Male and female similar, brilliant blue back, wings, tail and head, pale to bright russet orange belly, small dot of same colour in front of eye in some, also patch on nape of neck in some, short tail, long dagger'like beak used for expertly catching small fish from waterways. Perches for long periods of time observing surroundings and prey intently before darting to and from trees and the water, call is a combination of shrill whistle and cackle. Grows to just under 20cm.
Large, colorful duck with bright red bill, pink-red legs and feet. Shows white wing patch, black belly, reddish-brown breast, neck and back. Face, foreneck are gray, white eye ring. Feeds on aquatic plants, cultivated grains, seeds. Direct flight on rapid wing beats.
Medium hummingbird with green back, pale gray underparts and dull green flanks. Crown and throat patch are brilliant metallic purple. Straight black bill. Tail is green with black outer tail feathers. Legs and feet are black. Feeds on nectar, spiders, sap and insects. Direct and hovering flight with very rapid wing beats.
Pyrrhuloxia: Large cardinal-like finch with conspicuous red-tipped gray crest, gray head, back, upperparts, red-washed face, breast, and pale gray underparts. Dark gray wings with red edges on primaries. Tail is red. Thick yellow bill. Eats insects, larvae, seeds, fruits and berries.
For the developers at New York start-up Networked Organisms, smartphones are the butterfly nets of the 21st Century. Their tool, Project Noah, lets people upload photos of plants and wildlife around them, creating a map of the natural world and contributing to scientific research in the process.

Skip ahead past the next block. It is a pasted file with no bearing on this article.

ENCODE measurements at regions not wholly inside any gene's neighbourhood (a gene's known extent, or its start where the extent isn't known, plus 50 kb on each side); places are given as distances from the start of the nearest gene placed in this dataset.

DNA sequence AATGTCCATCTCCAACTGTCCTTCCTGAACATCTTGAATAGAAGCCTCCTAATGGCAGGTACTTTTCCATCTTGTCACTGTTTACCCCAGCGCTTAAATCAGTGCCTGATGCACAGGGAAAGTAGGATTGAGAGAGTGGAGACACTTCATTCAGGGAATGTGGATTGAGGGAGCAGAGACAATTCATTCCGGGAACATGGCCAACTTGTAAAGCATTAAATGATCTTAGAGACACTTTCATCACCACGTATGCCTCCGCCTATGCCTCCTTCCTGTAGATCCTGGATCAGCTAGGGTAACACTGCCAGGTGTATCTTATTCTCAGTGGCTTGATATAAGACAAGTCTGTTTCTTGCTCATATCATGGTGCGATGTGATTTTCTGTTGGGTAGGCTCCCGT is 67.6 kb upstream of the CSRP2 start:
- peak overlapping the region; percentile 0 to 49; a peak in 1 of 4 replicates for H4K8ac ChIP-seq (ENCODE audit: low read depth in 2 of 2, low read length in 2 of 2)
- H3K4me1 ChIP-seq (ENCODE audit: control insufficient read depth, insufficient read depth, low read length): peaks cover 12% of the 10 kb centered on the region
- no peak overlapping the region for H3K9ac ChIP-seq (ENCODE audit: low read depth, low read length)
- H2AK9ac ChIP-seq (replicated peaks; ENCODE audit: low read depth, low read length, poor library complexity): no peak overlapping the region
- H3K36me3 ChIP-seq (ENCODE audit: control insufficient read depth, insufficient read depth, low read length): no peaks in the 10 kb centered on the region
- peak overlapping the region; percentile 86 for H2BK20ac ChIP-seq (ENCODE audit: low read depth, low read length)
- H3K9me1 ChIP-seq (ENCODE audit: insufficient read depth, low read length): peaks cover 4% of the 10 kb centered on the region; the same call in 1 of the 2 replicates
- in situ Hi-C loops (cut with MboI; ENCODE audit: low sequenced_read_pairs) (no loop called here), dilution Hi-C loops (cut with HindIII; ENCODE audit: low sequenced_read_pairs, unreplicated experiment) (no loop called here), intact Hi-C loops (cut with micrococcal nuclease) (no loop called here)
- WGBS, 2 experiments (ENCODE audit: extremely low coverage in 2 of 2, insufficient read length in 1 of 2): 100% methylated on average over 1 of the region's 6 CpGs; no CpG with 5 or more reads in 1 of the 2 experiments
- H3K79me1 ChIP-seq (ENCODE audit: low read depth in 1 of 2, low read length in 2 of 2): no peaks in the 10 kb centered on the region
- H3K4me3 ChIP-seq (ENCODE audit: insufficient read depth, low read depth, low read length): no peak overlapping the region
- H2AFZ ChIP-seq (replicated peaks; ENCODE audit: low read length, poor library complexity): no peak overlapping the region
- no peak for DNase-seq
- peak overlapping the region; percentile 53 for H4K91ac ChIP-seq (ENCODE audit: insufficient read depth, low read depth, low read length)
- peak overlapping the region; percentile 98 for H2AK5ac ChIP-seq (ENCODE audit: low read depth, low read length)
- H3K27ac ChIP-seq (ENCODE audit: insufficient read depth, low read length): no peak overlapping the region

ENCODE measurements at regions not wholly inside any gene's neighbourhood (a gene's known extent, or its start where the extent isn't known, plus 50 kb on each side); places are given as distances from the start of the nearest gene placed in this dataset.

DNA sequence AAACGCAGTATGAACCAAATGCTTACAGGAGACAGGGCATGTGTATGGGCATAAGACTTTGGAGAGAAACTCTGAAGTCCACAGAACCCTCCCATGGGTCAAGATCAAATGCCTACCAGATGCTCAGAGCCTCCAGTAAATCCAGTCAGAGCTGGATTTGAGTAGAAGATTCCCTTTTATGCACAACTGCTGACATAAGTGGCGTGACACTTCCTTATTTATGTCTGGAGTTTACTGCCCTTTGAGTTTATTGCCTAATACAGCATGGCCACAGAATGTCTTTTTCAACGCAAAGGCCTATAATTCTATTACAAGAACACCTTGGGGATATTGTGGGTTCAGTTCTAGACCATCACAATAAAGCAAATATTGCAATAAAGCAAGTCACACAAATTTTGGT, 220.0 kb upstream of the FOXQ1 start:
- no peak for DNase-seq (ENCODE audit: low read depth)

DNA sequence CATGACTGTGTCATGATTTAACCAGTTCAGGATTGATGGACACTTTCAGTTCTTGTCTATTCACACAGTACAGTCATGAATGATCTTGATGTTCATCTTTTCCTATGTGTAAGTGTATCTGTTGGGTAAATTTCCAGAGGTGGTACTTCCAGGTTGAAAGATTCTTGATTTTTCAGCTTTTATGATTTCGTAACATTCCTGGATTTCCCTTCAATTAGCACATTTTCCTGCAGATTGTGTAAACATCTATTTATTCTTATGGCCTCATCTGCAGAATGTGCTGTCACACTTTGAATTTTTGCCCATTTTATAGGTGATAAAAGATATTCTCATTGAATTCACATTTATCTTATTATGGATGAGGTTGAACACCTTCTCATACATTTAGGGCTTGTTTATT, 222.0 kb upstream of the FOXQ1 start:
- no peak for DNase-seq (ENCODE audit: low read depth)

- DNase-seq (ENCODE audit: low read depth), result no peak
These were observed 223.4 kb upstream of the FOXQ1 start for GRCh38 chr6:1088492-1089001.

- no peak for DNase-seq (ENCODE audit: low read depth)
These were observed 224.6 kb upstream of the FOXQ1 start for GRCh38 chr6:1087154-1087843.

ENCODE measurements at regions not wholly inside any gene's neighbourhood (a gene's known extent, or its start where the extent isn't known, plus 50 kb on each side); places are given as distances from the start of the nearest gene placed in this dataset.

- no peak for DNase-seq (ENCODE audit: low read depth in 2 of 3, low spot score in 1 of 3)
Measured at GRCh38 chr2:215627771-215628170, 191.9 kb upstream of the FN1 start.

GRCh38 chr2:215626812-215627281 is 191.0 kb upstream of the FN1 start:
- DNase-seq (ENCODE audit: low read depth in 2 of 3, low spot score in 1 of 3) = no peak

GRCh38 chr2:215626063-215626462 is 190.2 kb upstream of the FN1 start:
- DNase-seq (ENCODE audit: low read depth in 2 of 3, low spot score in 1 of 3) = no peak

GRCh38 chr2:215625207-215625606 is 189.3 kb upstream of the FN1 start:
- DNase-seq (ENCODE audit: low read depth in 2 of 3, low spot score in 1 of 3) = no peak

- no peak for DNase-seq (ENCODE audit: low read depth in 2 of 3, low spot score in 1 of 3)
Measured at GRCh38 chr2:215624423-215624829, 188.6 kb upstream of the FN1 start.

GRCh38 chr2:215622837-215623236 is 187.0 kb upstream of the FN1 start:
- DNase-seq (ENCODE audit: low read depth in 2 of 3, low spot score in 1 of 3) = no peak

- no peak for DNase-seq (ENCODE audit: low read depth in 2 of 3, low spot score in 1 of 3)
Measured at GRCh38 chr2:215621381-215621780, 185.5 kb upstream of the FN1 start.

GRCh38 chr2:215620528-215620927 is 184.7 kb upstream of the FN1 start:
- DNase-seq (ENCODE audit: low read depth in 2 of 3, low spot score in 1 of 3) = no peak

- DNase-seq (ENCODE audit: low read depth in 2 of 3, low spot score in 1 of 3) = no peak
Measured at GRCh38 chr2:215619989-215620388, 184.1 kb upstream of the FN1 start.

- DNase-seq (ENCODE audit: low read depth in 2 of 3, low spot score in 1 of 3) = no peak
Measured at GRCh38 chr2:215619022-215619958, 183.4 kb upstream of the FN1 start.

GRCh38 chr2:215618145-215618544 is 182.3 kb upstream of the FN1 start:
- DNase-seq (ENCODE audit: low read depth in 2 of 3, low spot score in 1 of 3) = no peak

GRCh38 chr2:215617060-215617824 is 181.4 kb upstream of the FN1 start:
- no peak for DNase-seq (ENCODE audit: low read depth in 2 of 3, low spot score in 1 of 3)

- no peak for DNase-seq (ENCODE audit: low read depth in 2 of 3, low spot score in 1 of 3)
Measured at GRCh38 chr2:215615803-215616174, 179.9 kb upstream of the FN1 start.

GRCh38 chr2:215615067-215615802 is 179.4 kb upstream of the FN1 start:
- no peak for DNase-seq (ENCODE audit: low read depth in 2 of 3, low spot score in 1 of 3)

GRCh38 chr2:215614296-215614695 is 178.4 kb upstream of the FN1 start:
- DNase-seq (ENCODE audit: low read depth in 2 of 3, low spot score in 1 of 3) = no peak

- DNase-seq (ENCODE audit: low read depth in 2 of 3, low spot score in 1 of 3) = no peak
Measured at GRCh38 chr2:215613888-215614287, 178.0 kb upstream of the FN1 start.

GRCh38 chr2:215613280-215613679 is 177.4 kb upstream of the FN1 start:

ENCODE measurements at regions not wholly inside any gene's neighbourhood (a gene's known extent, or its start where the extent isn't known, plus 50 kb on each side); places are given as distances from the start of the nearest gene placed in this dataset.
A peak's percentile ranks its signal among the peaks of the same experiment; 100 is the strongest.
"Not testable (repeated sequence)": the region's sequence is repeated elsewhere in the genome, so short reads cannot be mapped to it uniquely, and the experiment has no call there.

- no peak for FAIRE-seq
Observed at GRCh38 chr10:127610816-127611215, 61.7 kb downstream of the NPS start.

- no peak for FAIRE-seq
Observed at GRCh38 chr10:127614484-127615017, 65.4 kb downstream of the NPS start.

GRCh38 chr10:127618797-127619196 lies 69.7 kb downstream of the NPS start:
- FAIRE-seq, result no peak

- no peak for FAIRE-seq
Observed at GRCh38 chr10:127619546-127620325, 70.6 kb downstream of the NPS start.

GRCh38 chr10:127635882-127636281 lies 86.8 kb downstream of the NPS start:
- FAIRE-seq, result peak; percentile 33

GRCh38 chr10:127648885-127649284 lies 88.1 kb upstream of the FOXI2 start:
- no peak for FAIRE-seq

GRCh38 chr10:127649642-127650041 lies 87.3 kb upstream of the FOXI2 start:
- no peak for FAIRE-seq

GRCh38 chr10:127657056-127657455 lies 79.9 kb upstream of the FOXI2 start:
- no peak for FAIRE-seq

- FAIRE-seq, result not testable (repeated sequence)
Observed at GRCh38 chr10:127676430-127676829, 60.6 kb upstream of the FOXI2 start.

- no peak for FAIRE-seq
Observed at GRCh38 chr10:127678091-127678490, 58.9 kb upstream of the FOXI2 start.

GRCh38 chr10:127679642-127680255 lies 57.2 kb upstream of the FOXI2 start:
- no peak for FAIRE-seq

Bespectacled scientists of yore would carry around hefty field guides, made up of hundreds of pages of text and photos. But these days, smartphone owners have a lighter option: an app called Project Noah, which aims to help people identify plants and animals as well as collect data from "citizen scientists" about where certain species are located.
Project Noah enables us to be part of a more focused online community where we can learn more about wildlife around us and contribute to scientific research. It pulls participants into deeper, more meaningful engagement by enabling people to go on “missions” to collectively map changes based on sightings.
A modern invention that may also hold the key to saving species in the future. Project Noah is a global study that encourages nature lovers to document the wildlife they encounter, using a purpose built phone app and web community. In addition to the virtual "collection" of species, Project Noah encourages citizen science by linking up with existing surveys including the International Spider Survey and the Global Coral Reef Monitoring Network.